Ok. There is more (or may be less) to the VPN story, Google says

Google called me again after I posted the latest follow up to the Google hack story. Wow, two calls from Google AR in the span of an hour! They were uncomfortable about the way I characterized the involvement of the corporate VPN in the Google attack. The official on-the-record word from Google is that: “This is not accurate”.  So, I should rephrase how the attack happened:

a) A Google employee’s machine that was running IE v6 was compromised via the IE vulnerability.

b) The attacker used the compromised machine to somehow gain access to Google servers (some of which housed critical information). The method of access, at some point, may have involved VPN, but Google does not agree with the characterization that “the compromised client used their corporate VPN to gain access to the servers”.

At Google’s request, I retract that particular statement.

This is what we do know factually:

1) The attack on Google server happened

2) Google immediately decided to do an emergency update of their entire corporate VPN infrastructure.

Could these two things be entirely unrelated? I doubt it. But Google isn’t going on the record to say that the attack came in via the VPN, and that’s their official position.

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About Chenxi Wang

Dr. Chenxi Wang is a Principal Analyst with Forrester Research. She serves on the security and risk team, covering topics such as cloud security, application security, and content security. Previously Chenxi was Chief Scientist with KSR Inc. (now part of Neohapsis). Prior to that Chenxi was an Associate Professor at Carnegie Mellon University.
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7 Responses to Ok. There is more (or may be less) to the VPN story, Google says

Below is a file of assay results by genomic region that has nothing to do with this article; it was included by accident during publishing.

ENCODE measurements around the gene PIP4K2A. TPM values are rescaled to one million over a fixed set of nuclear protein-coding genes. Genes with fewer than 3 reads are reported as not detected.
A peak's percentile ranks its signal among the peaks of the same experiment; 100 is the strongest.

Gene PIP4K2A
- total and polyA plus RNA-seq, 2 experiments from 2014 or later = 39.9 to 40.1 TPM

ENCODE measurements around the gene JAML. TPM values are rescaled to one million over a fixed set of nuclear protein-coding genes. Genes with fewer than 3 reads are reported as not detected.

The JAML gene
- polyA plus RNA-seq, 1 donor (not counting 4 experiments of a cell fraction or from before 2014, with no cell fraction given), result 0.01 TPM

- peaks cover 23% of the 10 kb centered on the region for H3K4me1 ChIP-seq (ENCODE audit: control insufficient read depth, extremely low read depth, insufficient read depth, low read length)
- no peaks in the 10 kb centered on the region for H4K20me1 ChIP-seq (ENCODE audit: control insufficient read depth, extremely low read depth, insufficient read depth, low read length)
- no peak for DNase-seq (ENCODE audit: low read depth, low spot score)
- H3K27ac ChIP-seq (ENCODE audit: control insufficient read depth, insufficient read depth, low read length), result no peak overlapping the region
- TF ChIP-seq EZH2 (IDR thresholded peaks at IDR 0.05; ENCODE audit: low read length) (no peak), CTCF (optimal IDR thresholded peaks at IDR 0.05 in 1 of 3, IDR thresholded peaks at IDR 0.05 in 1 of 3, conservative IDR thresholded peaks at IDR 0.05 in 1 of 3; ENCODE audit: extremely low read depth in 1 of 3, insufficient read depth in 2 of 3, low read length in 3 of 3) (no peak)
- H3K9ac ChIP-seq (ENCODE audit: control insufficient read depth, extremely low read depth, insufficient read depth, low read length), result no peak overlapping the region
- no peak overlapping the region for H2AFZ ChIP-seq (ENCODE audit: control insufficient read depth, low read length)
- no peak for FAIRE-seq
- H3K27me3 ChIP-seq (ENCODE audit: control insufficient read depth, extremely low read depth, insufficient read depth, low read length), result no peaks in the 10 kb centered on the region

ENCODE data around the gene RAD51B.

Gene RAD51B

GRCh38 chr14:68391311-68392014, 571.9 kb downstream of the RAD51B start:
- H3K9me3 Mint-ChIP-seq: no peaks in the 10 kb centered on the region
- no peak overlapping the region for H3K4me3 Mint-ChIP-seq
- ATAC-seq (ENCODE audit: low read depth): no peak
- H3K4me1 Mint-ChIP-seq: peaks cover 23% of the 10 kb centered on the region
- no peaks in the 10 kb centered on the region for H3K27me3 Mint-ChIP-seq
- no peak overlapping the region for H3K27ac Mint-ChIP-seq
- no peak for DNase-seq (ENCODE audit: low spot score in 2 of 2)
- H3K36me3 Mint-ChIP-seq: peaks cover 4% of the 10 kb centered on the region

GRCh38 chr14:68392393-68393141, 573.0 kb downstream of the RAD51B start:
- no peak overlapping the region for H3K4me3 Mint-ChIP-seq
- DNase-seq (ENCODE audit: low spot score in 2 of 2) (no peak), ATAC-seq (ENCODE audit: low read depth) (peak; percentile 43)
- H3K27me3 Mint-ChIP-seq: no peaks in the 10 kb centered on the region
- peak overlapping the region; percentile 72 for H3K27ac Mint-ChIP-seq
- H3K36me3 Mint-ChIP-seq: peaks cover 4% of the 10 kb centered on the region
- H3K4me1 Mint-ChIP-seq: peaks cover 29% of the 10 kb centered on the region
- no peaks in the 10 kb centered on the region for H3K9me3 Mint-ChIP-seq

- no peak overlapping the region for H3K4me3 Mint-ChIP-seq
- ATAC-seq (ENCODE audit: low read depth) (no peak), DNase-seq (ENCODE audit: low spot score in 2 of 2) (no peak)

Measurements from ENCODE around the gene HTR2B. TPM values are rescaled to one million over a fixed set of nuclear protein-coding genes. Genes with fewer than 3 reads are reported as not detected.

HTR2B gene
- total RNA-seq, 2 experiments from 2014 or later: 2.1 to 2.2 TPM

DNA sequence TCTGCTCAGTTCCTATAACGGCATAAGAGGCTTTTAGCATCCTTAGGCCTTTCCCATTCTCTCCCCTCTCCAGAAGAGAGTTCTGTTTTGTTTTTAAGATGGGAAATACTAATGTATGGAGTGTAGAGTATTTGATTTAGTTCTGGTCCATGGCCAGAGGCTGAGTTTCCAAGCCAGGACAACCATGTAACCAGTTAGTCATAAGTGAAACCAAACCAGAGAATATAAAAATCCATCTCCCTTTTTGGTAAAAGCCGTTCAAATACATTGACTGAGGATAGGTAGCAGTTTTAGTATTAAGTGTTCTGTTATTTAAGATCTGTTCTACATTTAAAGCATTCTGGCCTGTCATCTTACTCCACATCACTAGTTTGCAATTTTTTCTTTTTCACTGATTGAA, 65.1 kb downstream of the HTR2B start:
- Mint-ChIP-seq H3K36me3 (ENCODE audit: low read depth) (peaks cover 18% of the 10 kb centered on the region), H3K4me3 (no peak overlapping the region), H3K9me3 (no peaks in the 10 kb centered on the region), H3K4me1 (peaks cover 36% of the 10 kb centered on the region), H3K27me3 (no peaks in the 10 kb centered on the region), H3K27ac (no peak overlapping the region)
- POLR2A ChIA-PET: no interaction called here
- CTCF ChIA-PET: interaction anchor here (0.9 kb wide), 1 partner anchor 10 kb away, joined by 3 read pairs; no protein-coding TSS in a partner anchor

1. Pingback: Ok. There is more (or may be less) to the VPN story, Google says …

  2. Dan Gregory says:

    Whose VPN is Google using? Did they circumvent VPN security or just ride in on a VPN connection?
    Thank you!

  3. Chenxi Wang says:

    We don’t know for sure–whether the attackers compromised VPN or just rode it in. But in any case, if Google were using two-factor authentication or one-time password schemes for the VPN, the attack might have been prevented.

  4. Paul says:

    First of all, nice reporting.

    Second, interesting how Google has been happy to discuss and confirm the IE aspect of this exploit and let the media run with that, but when it comes to the series of things on their end that went wrong it’s “no comment” or “we’re not happy with that characterization”. Who cares what they’re happy with? They should either come clean about what happened and the extent of their own failures, or deal with the fact that folks like you will put 2+2 together and conclude it equals 4.

  5. Pingback: What We’re Reading, Week of 2/1 « VPN Haus

  6. Pingback: VPN is hot again (thanks google!) « VPN Haus

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